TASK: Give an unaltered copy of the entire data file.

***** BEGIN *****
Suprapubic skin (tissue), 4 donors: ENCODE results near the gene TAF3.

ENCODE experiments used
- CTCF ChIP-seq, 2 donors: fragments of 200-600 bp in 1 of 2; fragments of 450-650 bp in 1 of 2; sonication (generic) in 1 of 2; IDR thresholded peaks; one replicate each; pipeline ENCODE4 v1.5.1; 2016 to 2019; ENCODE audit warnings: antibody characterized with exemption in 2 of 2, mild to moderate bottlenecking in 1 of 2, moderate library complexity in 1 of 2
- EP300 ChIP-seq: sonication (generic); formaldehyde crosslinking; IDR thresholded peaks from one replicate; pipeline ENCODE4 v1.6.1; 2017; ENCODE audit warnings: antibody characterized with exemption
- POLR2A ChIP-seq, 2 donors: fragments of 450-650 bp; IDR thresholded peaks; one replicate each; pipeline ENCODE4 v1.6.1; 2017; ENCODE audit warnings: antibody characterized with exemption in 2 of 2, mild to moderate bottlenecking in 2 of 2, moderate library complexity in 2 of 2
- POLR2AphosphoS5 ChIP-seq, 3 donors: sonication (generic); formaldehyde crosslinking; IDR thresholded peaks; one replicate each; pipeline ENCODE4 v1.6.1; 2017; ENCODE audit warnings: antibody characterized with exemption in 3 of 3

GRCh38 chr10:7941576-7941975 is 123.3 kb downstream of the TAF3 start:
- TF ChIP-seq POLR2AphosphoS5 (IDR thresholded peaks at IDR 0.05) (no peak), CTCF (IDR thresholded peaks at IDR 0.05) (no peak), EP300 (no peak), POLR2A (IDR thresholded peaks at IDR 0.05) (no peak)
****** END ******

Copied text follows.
Suprapubic skin (tissue), 4 donors: ENCODE results near the gene TAF3.

ENCODE experiments used
- CTCF ChIP-seq, 2 donors: fragments of 200-600 bp in 1 of 2; fragments of 450-650 bp in 1 of 2; sonication (generic) in 1 of 2; IDR thresholded peaks; one replicate each; pipeline ENCODE4 v1.5.1; 2016 to 2019; ENCODE audit warnings: antibody characterized with exemption in 2 of 2, mild to moderate bottlenecking in 1 of 2, moderate library complexity in 1 of 2
- EP300 ChIP-seq: sonication (generic); formaldehyde crosslinking; IDR thresholded peaks from one replicate; pipeline ENCODE4 v1.6.1; 2017; ENCODE audit warnings: antibody characterized with exemption
- POLR2A ChIP-seq, 2 donors: fragments of 450-650 bp; IDR thresholded peaks; one replicate each; pipeline ENCODE4 v1.6.1; 2017; ENCODE audit warnings: antibody characterized with exemption in 2 of 2, mild to moderate bottlenecking in 2 of 2, moderate library complexity in 2 of 2
- POLR2AphosphoS5 ChIP-seq, 3 donors: sonication (generic); formaldehyde crosslinking; IDR thresholded peaks; one replicate each; pipeline ENCODE4 v1.6.1; 2017; ENCODE audit warnings: antibody characterized with exemption in 3 of 3

GRCh38 chr10:7941576-7941975 is 123.3 kb downstream of the TAF3 start:
- TF ChIP-seq POLR2AphosphoS5 (IDR thresholded peaks at IDR 0.05) (no peak), CTCF (IDR thresholded peaks at IDR 0.05) (no peak), EP300 (no peak), POLR2A (IDR thresholded peaks at IDR 0.05) (no peak)